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A woman looks at her wearable fitness device on her wrist.

Wearables and Professional Liability

Part 3 in the Series

When it comes to wearable devices, make sure you consider these questions and have these conversation-starters with your patients.

What Questions Might Come Up in Court?

From a professional liability perspective, physician practices should be able to answer the following questions.

  1. Is the data “timely and accurately” reviewed, addressed and who is responsible during each of these steps?
  2. Has the patient’s device been investigated to help ensure accuracy?
  3. Is the patient using the device properly?
  4. What duty does the patient have to inform the physician of changes, versus the physician’s liability in monitoring for changes?

Other questions physicians should answer:

  1. Have you considered fraud and abuse laws when entering into agreements (especially for practices receiving reimbursement from Medicare or Medicaid)?
  2. Are you aware of consumer protection laws and how they regulate deceptive and unfair business practices, as it relates to how you communicate about devices and their potential benefits?

Important Conversations: How Technology Impacts Patient Health

When it comes to the health and wellness of your patients, technology plays a big role. Knowing how to talk to patients about their use of tech—and how they interpret their own health data—can be part of a good therapeutic relationship.

  1. Make sure patients understand that the quality of the data their device provides is out of the provider’s control. Devices can easily become damaged and the algorithm the device uses can become outdated.
  2. Watch for signs of anxiety emerging from use of wearable tech. Are they self-diagnosing themselves based on the data they are seeing? Are they having obsessive thoughts about reaching their daily targets?
  3. What looks like healthy behavior may not necessarily be healthy behavior. While there isn’t evidence that fitness trackers can cause disordered eating and behaviors, there’s growing evidence that people with eating disorders may use wearables to reinforce unhealthy behaviors.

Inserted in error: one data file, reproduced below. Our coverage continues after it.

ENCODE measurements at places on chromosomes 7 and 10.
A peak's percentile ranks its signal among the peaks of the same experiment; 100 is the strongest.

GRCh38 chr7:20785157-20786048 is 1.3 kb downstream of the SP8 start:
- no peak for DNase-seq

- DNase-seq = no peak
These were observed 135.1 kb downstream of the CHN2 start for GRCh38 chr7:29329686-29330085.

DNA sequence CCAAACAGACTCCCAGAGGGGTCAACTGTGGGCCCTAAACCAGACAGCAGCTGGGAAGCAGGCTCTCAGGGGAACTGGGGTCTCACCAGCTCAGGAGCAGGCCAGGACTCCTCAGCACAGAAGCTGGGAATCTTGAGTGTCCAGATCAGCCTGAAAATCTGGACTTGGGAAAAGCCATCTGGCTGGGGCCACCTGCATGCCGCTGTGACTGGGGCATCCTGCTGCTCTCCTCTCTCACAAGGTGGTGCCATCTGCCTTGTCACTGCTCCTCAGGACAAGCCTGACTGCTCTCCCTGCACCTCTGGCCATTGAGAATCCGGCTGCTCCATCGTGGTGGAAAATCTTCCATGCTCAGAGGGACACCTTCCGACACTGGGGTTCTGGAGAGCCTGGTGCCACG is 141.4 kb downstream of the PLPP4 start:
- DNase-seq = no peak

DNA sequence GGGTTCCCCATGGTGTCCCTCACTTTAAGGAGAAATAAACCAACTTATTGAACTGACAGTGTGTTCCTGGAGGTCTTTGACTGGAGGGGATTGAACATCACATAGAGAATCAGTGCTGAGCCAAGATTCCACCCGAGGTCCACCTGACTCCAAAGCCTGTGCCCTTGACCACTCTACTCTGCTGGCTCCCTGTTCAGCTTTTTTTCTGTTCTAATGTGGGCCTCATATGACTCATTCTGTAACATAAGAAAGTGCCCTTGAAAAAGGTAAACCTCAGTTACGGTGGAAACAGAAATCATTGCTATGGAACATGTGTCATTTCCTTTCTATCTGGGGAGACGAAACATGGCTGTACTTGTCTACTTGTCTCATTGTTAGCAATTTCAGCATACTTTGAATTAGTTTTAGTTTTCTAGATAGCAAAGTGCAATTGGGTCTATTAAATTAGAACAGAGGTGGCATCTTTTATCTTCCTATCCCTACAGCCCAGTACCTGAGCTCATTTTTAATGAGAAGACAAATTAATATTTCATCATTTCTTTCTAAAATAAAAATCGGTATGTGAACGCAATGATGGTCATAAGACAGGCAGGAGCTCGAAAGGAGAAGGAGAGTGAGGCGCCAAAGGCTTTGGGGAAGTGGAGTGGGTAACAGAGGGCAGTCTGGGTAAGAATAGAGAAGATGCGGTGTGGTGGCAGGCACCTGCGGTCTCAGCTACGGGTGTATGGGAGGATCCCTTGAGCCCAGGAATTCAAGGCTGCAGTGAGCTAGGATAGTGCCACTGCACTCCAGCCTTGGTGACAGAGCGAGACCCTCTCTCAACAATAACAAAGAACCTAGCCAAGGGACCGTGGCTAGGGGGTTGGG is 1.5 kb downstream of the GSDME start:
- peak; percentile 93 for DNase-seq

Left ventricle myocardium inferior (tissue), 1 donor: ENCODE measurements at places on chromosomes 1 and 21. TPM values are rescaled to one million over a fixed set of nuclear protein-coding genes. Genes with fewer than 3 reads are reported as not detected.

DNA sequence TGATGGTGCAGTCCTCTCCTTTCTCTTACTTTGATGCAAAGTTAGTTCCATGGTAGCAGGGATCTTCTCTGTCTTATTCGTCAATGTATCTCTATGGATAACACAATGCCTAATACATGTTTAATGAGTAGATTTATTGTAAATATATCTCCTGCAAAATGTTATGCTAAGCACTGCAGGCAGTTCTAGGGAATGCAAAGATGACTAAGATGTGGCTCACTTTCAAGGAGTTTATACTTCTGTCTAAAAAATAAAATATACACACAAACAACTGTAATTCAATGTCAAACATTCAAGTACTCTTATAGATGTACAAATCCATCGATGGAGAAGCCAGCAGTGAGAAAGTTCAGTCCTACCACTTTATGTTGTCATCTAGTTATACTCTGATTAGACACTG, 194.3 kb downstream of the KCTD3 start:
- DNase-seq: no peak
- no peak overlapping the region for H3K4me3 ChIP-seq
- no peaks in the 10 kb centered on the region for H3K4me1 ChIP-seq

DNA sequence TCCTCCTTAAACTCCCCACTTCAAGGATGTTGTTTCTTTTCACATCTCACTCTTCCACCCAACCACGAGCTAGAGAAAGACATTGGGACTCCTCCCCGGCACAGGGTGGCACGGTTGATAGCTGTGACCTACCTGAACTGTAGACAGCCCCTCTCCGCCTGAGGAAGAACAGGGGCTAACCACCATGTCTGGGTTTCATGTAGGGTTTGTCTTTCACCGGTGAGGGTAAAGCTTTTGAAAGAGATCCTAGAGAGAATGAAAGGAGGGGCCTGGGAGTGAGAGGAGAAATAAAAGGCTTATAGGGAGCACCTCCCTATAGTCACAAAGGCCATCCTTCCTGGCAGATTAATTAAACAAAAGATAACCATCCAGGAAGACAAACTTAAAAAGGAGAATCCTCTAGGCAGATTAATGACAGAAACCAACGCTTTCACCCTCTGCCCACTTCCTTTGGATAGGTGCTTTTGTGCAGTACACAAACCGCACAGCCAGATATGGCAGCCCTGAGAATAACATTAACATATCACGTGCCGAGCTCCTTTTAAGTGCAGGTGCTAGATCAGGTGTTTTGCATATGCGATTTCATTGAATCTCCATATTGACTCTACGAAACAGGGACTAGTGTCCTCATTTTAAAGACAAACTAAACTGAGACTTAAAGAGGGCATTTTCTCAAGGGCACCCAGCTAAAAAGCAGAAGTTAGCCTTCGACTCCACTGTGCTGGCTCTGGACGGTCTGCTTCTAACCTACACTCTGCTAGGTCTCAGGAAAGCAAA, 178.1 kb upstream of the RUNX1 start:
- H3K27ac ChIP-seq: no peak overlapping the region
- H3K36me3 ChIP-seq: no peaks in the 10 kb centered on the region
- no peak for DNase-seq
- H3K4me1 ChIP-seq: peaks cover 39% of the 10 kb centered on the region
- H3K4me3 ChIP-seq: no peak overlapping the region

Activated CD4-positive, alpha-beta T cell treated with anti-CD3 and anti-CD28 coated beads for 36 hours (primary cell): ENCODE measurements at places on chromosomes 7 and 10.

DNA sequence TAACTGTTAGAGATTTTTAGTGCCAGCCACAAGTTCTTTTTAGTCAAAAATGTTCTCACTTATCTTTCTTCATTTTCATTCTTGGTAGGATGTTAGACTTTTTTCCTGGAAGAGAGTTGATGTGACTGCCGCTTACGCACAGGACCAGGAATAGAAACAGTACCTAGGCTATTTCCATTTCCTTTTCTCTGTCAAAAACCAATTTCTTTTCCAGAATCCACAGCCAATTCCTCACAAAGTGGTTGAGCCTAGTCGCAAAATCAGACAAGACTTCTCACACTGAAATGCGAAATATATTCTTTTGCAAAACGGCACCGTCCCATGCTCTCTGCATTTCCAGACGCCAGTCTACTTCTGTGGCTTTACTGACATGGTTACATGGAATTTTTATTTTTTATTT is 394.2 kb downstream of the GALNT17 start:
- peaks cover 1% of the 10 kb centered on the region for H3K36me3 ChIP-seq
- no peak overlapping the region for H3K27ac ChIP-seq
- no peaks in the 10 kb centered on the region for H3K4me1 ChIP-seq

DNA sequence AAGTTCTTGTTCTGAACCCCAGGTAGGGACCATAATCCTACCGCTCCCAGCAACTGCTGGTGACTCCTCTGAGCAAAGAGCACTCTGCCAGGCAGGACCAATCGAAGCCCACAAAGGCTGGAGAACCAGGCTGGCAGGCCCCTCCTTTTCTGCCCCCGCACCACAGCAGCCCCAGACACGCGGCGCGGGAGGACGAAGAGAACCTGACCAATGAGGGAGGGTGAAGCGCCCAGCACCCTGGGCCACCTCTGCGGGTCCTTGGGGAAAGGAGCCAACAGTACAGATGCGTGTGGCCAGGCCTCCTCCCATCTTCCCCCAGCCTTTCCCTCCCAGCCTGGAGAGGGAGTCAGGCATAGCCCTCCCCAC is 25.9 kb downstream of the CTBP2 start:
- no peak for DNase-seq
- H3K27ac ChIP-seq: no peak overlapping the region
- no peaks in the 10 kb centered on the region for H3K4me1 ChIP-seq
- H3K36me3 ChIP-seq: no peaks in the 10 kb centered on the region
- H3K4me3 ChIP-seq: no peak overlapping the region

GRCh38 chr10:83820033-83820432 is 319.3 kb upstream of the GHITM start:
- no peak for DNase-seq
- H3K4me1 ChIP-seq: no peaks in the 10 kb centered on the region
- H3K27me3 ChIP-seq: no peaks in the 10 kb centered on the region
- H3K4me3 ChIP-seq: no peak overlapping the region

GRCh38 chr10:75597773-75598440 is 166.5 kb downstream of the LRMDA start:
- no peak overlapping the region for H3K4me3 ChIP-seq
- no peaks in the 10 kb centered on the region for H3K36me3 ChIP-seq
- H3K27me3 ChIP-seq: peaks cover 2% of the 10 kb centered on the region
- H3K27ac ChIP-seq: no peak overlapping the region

Given the continued popularity of wearable health technology, health care providers should actively engage in creating policies and procedures that will improve overall patient health and safety. 

Additional Resources

The American Medical Association understands that clinical integration of digital tools is lacking. They’ve implemented a Digital Health Implementation Playbook, which outlines key steps, best practices and resources to help physicians care for patients outside of the exam room. Download the Remote Patient Monitoring Implementation Playbook overview, a 96-page PDF with comprehensive guidance on planning, implementing, and collaborating in support of monitoring chronic health conditions. The aim is to, over time, collect data for team members to manage and treat chronic conditions in ways that are timely, meaningful, and realistic for patients. Additionally, the guide aims to help patients engage in their own care in ways that impact treatment and allow them to become better self-advocates.

Reducing Cost of Care: Insurance Companies and Employers Incentivizing Wearables

One estimate says that the ability to monitor patients remotely using wearable technology has the potential to save nearly $200 billion across all conditions over 25 years.

Insurance companies are getting on board, as well. Because the technology incentivizes behaviors that reduce hospital visits and readmissions, insurers can “lessen the rising cost per patient by using wearables as a means of increasing customer life value.”

Employers are also keyed into the market, Insider Intelligence research states “healthier corporate culture is shown to reduce employee turnover — employers who offer five or more well-being ‘best practices’ had an average turnover of 18%, compared to 29% for those that offer two or fewer.

Wearables may have the potential to transform patient care, but privacy issues, system interoperability, and patient data overload are a challenge. There are a number of health organizations that have started integrating this patient device data into patient portals. A recent study looked at 16 health systems partnering with start-ups to address the challenges of meaningful use and streamline provider workflows. Insurance companies such as Oscar Health, United Healthcare, Humana and John Hancock are also encouraging and incentivizing wearables. These rewards programs incentivize patients to participate. For example, patients can earn money or prizes for walking a certain number of steps per day. Personalizing the patient’s experience — such as facilitating conversation between a provider or artificial intelligence bot or providing assessments so patients could better understand their health — was also important.


Wearable 3-Part Series

Part 1: Wearable Technology and Health Care

Fitbits and smartwatches are on many wrists these days – but do they have a place in a clinical setting?

Read Part 1 - Technology & Healthcare

Part 2: The Pros and Cons of Wearables

Wearable health-tracking devices such as Fitbits and smartwatches can be both beneficial and detrimental.

Read Part 2 - Pros and Cons

Part 3: Wearables and Professional Liability

When it comes to wearable devices, make sure you consider these questions and have these conversation-starters with your patients.


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